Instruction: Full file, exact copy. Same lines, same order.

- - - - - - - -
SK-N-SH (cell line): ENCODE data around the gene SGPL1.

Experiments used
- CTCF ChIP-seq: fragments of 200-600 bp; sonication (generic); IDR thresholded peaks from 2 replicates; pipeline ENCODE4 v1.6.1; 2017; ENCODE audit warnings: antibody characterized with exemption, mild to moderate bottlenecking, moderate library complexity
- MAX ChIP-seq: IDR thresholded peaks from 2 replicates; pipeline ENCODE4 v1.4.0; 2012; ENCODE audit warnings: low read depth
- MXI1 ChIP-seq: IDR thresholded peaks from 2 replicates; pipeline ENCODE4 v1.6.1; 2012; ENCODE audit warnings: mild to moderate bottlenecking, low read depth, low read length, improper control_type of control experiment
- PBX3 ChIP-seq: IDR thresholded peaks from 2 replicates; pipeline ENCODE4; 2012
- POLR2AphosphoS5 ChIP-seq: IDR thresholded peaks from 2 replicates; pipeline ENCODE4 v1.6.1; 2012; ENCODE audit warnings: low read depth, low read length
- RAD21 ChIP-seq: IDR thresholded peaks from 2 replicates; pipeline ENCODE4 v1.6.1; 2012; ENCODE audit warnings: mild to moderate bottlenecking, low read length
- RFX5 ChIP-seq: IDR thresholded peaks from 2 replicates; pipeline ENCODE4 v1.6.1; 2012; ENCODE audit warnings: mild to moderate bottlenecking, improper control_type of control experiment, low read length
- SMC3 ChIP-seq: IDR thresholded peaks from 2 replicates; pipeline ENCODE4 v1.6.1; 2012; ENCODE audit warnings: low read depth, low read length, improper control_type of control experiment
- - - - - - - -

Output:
SK-N-SH (cell line): ENCODE data around the gene SGPL1.

Experiments used
- CTCF ChIP-seq: fragments of 200-600 bp; sonication (generic); IDR thresholded peaks from 2 replicates; pipeline ENCODE4 v1.6.1; 2017; ENCODE audit warnings: antibody characterized with exemption, mild to moderate bottlenecking, moderate library complexity
- MAX ChIP-seq: IDR thresholded peaks from 2 replicates; pipeline ENCODE4 v1.4.0; 2012; ENCODE audit warnings: low read depth
- MXI1 ChIP-seq: IDR thresholded peaks from 2 replicates; pipeline ENCODE4 v1.6.1; 2012; ENCODE audit warnings: mild to moderate bottlenecking, low read depth, low read length, improper control_type of control experiment
- PBX3 ChIP-seq: IDR thresholded peaks from 2 replicates; pipeline ENCODE4; 2012
- POLR2AphosphoS5 ChIP-seq: IDR thresholded peaks from 2 replicates; pipeline ENCODE4 v1.6.1; 2012; ENCODE audit warnings: low read depth, low read length
- RAD21 ChIP-seq: IDR thresholded peaks from 2 replicates; pipeline ENCODE4 v1.6.1; 2012; ENCODE audit warnings: mild to moderate bottlenecking, low read length
- RFX5 ChIP-seq: IDR thresholded peaks from 2 replicates; pipeline ENCODE4 v1.6.1; 2012; ENCODE audit warnings: mild to moderate bottlenecking, improper control_type of control experiment, low read length
- SMC3 ChIP-seq: IDR thresholded peaks from 2 replicates; pipeline ENCODE4 v1.6.1; 2012; ENCODE audit warnings: low read depth, low read length, improper control_type of control experiment